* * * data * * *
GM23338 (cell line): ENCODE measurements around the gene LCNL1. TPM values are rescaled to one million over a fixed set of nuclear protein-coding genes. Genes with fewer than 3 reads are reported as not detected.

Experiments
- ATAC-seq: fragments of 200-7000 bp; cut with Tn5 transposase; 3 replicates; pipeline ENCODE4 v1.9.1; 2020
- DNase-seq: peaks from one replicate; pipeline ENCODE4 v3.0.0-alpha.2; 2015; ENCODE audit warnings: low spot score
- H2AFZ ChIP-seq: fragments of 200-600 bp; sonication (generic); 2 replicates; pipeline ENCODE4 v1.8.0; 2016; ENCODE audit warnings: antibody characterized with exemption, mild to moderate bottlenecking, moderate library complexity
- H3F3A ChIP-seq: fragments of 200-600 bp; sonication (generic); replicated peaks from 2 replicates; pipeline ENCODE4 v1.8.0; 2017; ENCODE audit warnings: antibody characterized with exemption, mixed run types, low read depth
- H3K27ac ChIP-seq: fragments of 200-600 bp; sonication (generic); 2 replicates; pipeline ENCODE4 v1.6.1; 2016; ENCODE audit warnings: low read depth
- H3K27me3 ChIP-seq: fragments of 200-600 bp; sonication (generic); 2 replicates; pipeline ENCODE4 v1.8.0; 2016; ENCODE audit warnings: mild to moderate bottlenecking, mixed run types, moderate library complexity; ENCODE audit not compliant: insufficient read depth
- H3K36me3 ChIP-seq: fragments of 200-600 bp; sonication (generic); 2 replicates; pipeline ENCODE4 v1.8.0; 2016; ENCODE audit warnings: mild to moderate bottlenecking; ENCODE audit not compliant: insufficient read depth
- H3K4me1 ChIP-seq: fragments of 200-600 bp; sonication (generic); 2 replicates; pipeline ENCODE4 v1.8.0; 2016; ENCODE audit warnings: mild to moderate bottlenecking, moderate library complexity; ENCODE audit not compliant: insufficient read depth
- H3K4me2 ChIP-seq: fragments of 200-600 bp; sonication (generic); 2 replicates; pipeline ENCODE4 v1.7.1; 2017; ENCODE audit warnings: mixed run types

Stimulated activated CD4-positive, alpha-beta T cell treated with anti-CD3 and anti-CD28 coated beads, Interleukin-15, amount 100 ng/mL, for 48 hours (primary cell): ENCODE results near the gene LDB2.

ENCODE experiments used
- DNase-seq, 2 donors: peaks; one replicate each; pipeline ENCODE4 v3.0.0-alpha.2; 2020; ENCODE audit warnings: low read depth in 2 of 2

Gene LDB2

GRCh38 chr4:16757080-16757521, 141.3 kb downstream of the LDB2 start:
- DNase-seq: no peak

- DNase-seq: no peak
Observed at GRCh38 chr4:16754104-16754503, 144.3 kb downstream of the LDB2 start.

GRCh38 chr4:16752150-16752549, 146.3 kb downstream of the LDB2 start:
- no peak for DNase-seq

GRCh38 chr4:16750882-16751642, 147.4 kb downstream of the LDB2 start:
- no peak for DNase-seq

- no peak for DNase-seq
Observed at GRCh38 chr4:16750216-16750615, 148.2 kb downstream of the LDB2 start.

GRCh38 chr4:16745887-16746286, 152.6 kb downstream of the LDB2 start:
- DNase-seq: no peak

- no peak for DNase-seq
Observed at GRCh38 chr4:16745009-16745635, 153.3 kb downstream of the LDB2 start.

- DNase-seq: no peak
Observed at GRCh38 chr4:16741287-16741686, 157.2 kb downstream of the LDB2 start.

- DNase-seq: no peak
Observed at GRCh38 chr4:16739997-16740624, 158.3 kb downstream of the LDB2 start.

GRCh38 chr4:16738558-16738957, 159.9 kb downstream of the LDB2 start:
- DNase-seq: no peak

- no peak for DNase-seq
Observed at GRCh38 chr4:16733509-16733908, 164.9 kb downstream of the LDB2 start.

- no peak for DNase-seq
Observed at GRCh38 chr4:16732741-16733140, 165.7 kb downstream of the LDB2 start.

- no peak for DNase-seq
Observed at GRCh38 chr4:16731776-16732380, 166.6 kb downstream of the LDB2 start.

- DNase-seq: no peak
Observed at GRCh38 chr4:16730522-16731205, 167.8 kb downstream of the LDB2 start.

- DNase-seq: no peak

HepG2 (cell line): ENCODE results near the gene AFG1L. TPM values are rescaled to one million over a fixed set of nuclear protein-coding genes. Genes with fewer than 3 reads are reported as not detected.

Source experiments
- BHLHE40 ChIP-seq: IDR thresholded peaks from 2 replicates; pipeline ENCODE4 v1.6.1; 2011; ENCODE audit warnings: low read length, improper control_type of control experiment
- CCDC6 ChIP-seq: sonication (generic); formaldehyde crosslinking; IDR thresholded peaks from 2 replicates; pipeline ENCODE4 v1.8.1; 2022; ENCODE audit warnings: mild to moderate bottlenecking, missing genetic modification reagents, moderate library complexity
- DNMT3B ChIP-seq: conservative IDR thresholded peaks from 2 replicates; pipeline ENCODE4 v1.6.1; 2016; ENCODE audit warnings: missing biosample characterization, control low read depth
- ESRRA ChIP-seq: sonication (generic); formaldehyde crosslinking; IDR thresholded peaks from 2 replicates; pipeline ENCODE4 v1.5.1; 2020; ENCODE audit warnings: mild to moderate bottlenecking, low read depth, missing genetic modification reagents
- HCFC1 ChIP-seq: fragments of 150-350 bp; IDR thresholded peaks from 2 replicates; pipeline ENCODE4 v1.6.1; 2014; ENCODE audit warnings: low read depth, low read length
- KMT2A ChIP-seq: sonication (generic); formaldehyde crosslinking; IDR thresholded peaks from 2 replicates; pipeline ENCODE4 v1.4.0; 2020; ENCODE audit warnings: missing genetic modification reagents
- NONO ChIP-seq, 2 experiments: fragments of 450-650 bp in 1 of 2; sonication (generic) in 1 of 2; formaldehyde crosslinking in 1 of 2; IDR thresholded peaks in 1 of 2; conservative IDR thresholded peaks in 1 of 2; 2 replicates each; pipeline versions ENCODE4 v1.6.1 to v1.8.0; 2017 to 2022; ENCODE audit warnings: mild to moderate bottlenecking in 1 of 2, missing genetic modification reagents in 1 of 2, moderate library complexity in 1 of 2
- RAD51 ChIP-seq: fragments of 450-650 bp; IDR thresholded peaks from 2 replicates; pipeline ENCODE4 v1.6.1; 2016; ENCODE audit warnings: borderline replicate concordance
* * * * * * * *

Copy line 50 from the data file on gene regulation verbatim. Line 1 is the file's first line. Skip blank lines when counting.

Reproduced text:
- ESRRA ChIP-seq: sonication (generic); formaldehyde crosslinking; IDR thresholded peaks from 2 replicates; pipeline ENCODE4 v1.5.1; 2020; ENCODE audit warnings: mild to moderate bottlenecking, low read depth, missing genetic modification reagents